If I Should Stumble, by Claire Davis and Al Stewart
Series: Tork & Adam, Book 3
Published by: Beaten Track Publishing
Release Date: December 1, 2016
Rating: 4.5 out of 5 stars
Love is sure and timeless and forever. It whispers over the morning coffee and the last thought before sleep. Love is beyond hope, and cruel as life.
Kaz has been in the UK for almost a year, but the days pass by in an endless round of alcohol and nothingness. He has a story but no words good or bad enough to tell it, until one day, he is assigned a new peer mentor who asks him to help train a sponsored running team. Something that was stretched as old parchment breaks inside, and memories begin to re-surface.
Zack is overjoyed when his friend Adam asks him to be part of the sponsored run team trying to make money for the local homeless shelter. All day he makes cakes to lighten people’s load, but something is missing from his life. Then he meets the boy with eyes like the desert, and with every step he runs, Zack’s light burns away the darkness in Kaz’s heart.
As the race heats gets nearer, Tork, Adam, Zack and Jo realise that under Kaz’s careful programme, they have a chance to qualify and set right some of the wrongs of this world.
What if you had to run? Had to leave everything and everyone behind and flee for your life? What if the journey you had to take was so heartbreaking, you would gladly spend each day doing whatever it took to forget the faces and the voices of those who weren’t strong enough, fast enough…lucky enough. And what if you had to do it alone?
Kaz is a boy who likes other boys. He knows it. His family knows it. His coach knows it. But other people have noticed too, and they’re talking. And Kaz knows, words are dangerous.
Words to terrify. Words to end all sleep. Words that no denying could dint or change. Once you shared a laugh – lingered over a glance or went to the café with boys too many times – eventually they always found out.
Words that got you beat up.
Words that killed
Words – words – words.
So Kaz runs. Runs like his coach taught him to do on the track, when the possibility of an Olympic dream didn’t seem so far away. But two years on, in a new country, Kaz is still running. Only this time, he’s running from himself; from the memories of a journey so harrowing that the people who couldn’t run as fast or as far, haunt the very marrow of his bones.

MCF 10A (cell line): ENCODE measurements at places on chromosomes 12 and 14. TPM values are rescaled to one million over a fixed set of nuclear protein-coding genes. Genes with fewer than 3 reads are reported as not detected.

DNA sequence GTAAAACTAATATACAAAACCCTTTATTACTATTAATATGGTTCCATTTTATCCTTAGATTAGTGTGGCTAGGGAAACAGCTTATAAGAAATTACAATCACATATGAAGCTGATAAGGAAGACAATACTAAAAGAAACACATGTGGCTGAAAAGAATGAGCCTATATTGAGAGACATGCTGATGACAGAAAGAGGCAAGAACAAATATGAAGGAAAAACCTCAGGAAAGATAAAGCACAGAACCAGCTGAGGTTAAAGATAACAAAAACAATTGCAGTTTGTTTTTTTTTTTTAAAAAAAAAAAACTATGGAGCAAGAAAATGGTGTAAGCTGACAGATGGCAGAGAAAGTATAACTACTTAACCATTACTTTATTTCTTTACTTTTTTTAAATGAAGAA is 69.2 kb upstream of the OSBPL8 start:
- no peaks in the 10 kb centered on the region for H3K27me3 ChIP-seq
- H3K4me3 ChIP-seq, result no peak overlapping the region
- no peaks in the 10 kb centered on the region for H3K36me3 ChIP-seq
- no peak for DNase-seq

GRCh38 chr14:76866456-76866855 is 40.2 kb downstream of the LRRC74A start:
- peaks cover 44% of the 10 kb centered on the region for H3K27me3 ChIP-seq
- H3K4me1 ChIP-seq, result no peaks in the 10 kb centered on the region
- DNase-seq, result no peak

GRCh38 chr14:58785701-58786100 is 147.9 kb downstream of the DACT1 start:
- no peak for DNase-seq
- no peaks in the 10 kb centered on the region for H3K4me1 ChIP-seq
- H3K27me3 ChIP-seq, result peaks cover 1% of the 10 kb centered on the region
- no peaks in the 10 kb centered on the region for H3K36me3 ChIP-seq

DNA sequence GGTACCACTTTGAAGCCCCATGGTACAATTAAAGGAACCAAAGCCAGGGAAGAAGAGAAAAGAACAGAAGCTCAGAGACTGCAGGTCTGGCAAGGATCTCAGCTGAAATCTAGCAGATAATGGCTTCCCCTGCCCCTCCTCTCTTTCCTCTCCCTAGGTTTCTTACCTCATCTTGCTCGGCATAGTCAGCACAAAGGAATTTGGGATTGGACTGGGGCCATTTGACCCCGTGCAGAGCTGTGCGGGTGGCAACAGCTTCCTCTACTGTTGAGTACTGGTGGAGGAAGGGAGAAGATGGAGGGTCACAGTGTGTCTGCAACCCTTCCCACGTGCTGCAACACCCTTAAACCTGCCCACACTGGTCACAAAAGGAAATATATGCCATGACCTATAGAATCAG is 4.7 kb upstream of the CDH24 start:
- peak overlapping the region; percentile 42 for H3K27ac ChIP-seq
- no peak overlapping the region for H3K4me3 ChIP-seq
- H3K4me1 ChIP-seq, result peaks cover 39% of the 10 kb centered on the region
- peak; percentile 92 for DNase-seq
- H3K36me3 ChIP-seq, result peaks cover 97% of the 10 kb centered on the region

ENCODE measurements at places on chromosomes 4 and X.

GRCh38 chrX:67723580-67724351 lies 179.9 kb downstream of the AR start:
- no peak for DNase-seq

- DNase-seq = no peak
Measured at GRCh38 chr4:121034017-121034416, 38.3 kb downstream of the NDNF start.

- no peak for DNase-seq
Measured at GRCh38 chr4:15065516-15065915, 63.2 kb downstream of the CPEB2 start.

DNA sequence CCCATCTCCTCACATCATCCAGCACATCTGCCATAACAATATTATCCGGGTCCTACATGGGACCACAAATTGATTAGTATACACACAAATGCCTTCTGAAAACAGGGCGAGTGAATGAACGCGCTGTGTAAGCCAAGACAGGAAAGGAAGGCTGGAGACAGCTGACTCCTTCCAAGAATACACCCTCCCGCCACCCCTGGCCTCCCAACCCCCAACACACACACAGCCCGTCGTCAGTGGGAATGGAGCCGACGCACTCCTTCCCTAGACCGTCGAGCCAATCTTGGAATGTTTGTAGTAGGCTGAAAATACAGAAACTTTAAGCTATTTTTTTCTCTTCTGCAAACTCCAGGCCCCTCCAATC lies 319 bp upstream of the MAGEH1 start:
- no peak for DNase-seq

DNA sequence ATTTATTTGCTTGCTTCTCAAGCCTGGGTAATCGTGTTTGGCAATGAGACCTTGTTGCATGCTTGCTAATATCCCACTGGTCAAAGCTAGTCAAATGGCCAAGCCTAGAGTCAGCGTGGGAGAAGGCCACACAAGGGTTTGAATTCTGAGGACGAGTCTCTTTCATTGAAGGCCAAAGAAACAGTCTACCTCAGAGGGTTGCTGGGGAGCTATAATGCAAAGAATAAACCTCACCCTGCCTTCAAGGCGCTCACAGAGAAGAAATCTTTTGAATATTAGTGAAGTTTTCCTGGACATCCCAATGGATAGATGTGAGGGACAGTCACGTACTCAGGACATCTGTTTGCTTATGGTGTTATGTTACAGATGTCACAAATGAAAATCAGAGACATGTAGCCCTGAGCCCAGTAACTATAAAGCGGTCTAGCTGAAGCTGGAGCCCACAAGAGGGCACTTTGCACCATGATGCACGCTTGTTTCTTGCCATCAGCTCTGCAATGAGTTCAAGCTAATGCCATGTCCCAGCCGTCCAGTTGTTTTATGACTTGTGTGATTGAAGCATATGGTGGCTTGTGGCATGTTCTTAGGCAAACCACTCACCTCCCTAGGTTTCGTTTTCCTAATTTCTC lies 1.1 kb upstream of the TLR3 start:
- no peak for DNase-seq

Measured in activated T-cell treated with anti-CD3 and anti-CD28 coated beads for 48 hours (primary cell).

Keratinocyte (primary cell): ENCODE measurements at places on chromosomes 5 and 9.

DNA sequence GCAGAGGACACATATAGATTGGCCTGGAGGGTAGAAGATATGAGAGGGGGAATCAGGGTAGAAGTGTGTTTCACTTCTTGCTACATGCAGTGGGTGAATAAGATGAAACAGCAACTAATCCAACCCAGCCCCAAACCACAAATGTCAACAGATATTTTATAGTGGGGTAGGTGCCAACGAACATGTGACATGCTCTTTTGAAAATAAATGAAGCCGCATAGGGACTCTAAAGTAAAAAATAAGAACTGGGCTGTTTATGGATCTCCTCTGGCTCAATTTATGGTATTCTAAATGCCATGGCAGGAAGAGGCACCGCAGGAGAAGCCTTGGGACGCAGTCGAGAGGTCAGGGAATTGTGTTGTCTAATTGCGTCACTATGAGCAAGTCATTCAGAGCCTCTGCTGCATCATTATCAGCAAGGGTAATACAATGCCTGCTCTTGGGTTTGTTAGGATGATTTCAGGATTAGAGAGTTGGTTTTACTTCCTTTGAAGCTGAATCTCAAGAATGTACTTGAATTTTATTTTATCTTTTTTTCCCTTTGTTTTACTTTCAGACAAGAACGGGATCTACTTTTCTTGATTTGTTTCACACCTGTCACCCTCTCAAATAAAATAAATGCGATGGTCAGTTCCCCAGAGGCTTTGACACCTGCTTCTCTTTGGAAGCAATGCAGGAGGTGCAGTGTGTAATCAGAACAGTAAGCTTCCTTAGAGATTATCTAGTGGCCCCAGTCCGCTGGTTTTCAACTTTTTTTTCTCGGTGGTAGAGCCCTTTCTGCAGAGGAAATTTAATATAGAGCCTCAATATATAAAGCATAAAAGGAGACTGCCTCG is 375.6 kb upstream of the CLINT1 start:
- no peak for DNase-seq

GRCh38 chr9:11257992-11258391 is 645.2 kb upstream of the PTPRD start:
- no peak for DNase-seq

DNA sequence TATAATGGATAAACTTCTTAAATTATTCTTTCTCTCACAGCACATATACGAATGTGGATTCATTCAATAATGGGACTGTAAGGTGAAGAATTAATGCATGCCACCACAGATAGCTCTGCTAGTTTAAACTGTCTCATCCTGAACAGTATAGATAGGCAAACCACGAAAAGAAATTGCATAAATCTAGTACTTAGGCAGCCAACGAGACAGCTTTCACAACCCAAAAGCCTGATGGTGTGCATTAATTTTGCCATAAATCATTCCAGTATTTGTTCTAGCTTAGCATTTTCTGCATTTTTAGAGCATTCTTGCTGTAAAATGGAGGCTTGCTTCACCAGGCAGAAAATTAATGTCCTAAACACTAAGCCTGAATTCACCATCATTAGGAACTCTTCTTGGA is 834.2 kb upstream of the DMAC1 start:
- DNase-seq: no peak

But salvation is coming in the form of a charity race where Kaz is given the opportunity to coach four young men and women. Not only are they breaking down his defenses, they are giving him a chance to build friendships – build trust – and giving him his voice back. Now he just needs the courage to allow himself to love without fear and to finally stop running from his demons.
This could very well have turned out to be a depressing story about a young refugee struggling to adapt to his new country. But there is no preaching and no heavy-handed rebukes. Instead, in the authors’ deft hands, it’s full of gentle humour, compassion and characters that are entirely relatable.
If I Should Stumble brings back Tork and Adam, the MC’s from the first two books in this series (and if you haven’t read them, go now. You need to get to know how amazing they are first before you read this book). It’s lovely to see them, still together and going strong.
And then there is Zack, the young, chef in training with body image issues. Where others see reason to ridicule, Kaz sees something to treasure.
Zack was large and hairy – nothing like the physique-obsessed boys Kaz had trained with.
He’d always been drawn to bigger men with swelling arms and round stomachs – real men who didn’t waste time comparing protein shake flavours.
Kaz and Zack are opposite sides of the same coin. Even their names are practically a palindrome. Where Kaz is all bony and sharp angles, Zach is soft and curved. Where Kaz is deflection and shadows, Zack is open heart and clear intentions. Where Kaz denies himself all but the barest amount of sustenance, Zack enjoys cooking and eating with full flavour and gusto. Their strengths offset each other’s weaknesses. Their careful courtship is an absolute joy to read and I’m not sure I have come across two sweeter boys in romance this year.
There is so much to love about this book. I give full credit to the authors for being able to discuss important social issues without beating their readers over the head with IMPORTANT MESSAGES. Because even without the sermon, it’s not difficult to imagine the horrors that Kaz faced on his journey. After all, we’ve seen them in our nightly news reports. What we don’t often see, is the aftermath. Of how survivors must not only live with what they’ve seen, but acclimate to a way of life that is often strange and unfamiliar. This book portrays just a small portion of that struggle, and does it quite beautifully.
This book, this series, is highly recommended.
I live in the beautiful UK and grew up in the Midlands. As a writer, I mostly strive to absorb and capture the sunlight in people then turn it into words.
I am originally from an enormous housing estate in the south of England.
Early influences include male ballet dancers or anyone in tights, Robin Hood, and all my sister’s boyfriends.
I’ve written poetry from a young age but fairly recently moved on to books about ordinary people.
I’m crippling awful at talking about myself but I can draw a horse.
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I received an advanced copy of this novel in exchange for a fair and honest review.